In the US of A, the movement which all too briefly flourished under the New Weird America umbrella prompted significant, yet marginal, one-off compilations such as By The Fruits You Shall Know The Roots and The Invisible Pyramid.
Meanwhile, in the UK, Rob Young's book 'Electric Eden' attempted to define Britain's 'visionary music' with its 'wyrd' and often contrary mix of folk-based radicalism and conservatism.
A crucial uniting element of these evolutions lay in the way they prompted musicians,artists and writers to comprehend and interpret 'tradition' in terms of national character.
This is also a key component of the British-based 'A Year In The Country' project which is presented to the world in woolly yet poetic terms as "a wandering amongst subculture that draws from the undergrowth of the land".
This pitch is deliberately directed beyond mainstream perceptions of culture and identity thus creating a healthy distance from the blinkered thinking of Little Englanders.
The "audiological explorations" chosen to introduce the project may be pastoral in scope but the landscape evoked here is muddy and rugged as opposed to the green and pleasant land of yore. This is "a place of conflict and protest as well as beauty and escape".
Mostly the mood is downbeat, exemplified by the creaky violin and plucked banjo of Bare Bones' [ fears ] avaunt! upon 'the' hill and the disintegration drones of Depatterning's Last Best West (circ. 1896).
Welcome contrasts to this funereal tone include the synth-fused menace of Pulselovers' Badby 80 and Polypores' Graveney Marsh, both slices of electronica that flirt with danceability.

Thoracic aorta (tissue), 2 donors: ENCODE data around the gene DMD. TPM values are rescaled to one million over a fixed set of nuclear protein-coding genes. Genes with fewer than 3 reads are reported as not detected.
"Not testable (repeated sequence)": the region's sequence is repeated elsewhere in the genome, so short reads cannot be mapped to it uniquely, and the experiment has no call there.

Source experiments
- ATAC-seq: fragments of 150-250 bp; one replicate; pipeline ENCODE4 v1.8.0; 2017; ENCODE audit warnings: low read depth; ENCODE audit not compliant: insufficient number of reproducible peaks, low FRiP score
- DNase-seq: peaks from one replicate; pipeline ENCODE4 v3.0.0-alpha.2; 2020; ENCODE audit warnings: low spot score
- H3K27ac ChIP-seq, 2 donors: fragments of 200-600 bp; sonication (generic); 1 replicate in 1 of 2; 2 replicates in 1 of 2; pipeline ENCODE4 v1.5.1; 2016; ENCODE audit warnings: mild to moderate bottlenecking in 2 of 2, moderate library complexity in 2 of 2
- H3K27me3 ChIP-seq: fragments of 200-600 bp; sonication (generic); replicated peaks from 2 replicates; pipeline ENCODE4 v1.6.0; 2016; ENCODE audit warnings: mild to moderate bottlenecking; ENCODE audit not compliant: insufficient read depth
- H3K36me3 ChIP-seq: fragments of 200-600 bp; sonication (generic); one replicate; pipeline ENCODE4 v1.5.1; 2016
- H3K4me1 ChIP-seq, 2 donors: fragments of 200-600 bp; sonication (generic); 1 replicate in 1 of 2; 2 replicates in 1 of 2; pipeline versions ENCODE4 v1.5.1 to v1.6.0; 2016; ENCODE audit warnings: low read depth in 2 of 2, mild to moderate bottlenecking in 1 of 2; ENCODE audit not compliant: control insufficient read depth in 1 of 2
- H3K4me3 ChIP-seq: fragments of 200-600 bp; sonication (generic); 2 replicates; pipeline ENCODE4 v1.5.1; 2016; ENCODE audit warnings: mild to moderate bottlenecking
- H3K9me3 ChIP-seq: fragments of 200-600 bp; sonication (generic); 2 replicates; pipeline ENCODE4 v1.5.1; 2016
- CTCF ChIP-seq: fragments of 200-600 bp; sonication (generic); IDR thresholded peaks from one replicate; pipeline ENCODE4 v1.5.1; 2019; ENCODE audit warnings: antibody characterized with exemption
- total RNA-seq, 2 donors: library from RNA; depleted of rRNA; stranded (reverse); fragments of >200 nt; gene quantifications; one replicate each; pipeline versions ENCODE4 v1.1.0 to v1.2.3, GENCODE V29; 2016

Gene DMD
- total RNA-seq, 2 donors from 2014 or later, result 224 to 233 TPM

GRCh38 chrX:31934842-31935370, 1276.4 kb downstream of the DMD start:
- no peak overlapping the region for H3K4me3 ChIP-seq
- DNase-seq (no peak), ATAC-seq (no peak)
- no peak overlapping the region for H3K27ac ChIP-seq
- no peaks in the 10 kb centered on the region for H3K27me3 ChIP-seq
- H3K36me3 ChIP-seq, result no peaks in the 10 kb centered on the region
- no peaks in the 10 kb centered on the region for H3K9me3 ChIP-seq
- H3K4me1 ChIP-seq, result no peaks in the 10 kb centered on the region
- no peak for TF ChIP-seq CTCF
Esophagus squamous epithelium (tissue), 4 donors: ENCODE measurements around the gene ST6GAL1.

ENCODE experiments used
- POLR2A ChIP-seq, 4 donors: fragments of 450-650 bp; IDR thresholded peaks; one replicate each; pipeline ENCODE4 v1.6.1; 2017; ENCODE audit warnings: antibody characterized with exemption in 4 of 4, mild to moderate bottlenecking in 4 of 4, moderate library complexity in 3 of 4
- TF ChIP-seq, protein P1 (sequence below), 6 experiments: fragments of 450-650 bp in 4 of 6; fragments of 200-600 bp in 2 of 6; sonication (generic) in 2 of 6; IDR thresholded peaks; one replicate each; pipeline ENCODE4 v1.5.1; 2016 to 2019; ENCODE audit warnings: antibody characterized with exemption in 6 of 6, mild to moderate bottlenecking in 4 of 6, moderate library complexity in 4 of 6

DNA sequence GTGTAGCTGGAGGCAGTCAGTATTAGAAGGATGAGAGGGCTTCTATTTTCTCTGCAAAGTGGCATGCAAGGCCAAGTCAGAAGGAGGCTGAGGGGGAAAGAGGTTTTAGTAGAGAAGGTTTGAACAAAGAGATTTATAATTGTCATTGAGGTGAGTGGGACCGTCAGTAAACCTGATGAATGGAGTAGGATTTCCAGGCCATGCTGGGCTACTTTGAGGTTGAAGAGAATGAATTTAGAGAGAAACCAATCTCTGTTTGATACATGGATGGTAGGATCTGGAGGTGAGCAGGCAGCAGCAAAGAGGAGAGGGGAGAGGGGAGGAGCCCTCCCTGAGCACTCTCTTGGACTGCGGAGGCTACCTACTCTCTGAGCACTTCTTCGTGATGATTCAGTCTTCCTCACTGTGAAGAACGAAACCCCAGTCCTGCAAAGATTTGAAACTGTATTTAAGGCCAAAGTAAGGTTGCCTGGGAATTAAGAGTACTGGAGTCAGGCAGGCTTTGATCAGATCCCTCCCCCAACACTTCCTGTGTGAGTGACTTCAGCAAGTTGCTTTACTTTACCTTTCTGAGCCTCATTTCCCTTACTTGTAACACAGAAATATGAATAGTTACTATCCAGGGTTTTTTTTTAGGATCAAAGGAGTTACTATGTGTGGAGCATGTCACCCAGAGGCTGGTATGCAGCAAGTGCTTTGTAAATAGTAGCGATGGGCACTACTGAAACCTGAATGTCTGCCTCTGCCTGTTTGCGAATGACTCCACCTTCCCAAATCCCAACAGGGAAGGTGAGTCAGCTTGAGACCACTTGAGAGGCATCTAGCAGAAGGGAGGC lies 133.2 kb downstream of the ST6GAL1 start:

With some dedicated Googling I dare say one could find the histories and origins of the fourteen contributors but I'd rather to let the mystery be. The anonymity of the artists is part of the collection's appeal.
I prefer to imagine these shadowy figures as modest representatives of 'the people'; hidden voices united through a shared idea of commonality.
They are inspired by a range of historical flashpoints finding a consensus through the identification of the sacredness of 'the land' as something to be preserved or, when push comes to shove, fought over.
Events cited include the British Miners Strike of 1984 and also range across four centuries from the English Civil War in 1642 to The Battle Of The Beanfield involving New Age travellers at Stonehenge in 1985.
Another source of inspiration was The Mass Trespass of Kinder Scout in 1932, an act of civil disobedience instigated by Ramblers Association which has already been immortalized in song by Chumbawamba (You Can) and Ewan MacColl (The Manchester Rambler).
Then we have Sproatly Smith's Ribbons which draws upon the discovery of The Rotherwas Ribbon, a line of fire-cracked stones dating back to around 2000BC uncovered during the construction of a road in Herefordshire. Archaeologists believe this find may have no parallels in Europe and, while its precise purpose is unknown, some have speculated that it may have been used in some kind of ritual or ceremonial activity.
Although there are no words spoken or sung on this album the music speaks volumes with a brooding, eerie quality that is more menacing than celebratory. As such, it is more like a score for a low budget horror movie or as a soundtrack to a radical makeover of BBC's Country File.
In highlighting the nation's alternative history 'The Restless Field' offers a fascinating insight into the roots and branches of the British character and the UK's seemingly unlimited capacity for spirited defiance and sheer bloody mindedness.
A Year In The Country's website